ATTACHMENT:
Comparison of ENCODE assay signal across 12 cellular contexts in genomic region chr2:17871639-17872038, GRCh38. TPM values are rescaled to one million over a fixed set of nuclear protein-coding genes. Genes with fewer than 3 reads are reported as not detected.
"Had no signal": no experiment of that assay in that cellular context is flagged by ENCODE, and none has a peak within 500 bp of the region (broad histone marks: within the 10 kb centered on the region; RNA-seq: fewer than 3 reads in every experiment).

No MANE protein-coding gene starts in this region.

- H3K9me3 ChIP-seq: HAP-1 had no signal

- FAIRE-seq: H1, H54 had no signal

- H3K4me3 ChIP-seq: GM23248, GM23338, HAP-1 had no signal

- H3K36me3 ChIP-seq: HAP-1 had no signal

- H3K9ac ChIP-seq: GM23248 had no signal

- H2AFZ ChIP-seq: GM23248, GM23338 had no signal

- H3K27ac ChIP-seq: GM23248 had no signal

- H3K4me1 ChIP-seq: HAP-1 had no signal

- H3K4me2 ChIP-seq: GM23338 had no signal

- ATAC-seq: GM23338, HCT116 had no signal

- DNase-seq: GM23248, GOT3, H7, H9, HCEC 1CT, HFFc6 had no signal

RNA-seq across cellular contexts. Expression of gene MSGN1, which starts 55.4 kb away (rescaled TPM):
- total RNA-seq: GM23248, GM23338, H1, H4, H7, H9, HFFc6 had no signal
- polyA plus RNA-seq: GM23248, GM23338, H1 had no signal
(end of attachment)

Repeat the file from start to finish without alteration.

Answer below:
Comparison of ENCODE assay signal across 12 cellular contexts in genomic region chr2:17871639-17872038, GRCh38. TPM values are rescaled to one million over a fixed set of nuclear protein-coding genes. Genes with fewer than 3 reads are reported as not detected.
"Had no signal": no experiment of that assay in that cellular context is flagged by ENCODE, and none has a peak within 500 bp of the region (broad histone marks: within the 10 kb centered on the region; RNA-seq: fewer than 3 reads in every experiment).

No MANE protein-coding gene starts in this region.

- H3K9me3 ChIP-seq: HAP-1 had no signal

- FAIRE-seq: H1, H54 had no signal

- H3K4me3 ChIP-seq: GM23248, GM23338, HAP-1 had no signal

- H3K36me3 ChIP-seq: HAP-1 had no signal

- H3K9ac ChIP-seq: GM23248 had no signal

- H2AFZ ChIP-seq: GM23248, GM23338 had no signal

- H3K27ac ChIP-seq: GM23248 had no signal

- H3K4me1 ChIP-seq: HAP-1 had no signal

- H3K4me2 ChIP-seq: GM23338 had no signal

- ATAC-seq: GM23338, HCT116 had no signal

- DNase-seq: GM23248, GOT3, H7, H9, HCEC 1CT, HFFc6 had no signal

RNA-seq across cellular contexts. Expression of gene MSGN1, which starts 55.4 kb away (rescaled TPM):
- total RNA-seq: GM23248, GM23338, H1, H4, H7, H9, HFFc6 had no signal
- polyA plus RNA-seq: GM23248, GM23338, H1 had no signal